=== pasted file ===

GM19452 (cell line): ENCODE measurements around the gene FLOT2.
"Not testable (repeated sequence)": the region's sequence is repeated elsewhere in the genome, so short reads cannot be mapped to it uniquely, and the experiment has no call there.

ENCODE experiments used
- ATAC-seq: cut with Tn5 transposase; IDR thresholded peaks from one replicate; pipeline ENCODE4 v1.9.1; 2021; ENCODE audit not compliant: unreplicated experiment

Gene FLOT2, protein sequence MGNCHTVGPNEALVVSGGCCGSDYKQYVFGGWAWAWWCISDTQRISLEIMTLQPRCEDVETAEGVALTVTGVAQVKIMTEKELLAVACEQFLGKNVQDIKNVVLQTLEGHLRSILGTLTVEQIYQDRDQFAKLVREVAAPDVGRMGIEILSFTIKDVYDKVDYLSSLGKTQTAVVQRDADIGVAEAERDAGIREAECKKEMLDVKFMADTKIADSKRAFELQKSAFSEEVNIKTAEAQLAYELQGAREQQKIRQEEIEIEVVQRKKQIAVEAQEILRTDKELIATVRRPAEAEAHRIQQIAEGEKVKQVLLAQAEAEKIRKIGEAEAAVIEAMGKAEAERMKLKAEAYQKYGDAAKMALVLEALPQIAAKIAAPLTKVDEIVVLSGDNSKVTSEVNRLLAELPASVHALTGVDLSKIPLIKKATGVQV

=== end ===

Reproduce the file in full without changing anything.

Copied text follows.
GM19452 (cell line): ENCODE measurements around the gene FLOT2.
"Not testable (repeated sequence)": the region's sequence is repeated elsewhere in the genome, so short reads cannot be mapped to it uniquely, and the experiment has no call there.

ENCODE experiments used
- ATAC-seq: cut with Tn5 transposase; IDR thresholded peaks from one replicate; pipeline ENCODE4 v1.9.1; 2021; ENCODE audit not compliant: unreplicated experiment

Gene FLOT2, protein sequence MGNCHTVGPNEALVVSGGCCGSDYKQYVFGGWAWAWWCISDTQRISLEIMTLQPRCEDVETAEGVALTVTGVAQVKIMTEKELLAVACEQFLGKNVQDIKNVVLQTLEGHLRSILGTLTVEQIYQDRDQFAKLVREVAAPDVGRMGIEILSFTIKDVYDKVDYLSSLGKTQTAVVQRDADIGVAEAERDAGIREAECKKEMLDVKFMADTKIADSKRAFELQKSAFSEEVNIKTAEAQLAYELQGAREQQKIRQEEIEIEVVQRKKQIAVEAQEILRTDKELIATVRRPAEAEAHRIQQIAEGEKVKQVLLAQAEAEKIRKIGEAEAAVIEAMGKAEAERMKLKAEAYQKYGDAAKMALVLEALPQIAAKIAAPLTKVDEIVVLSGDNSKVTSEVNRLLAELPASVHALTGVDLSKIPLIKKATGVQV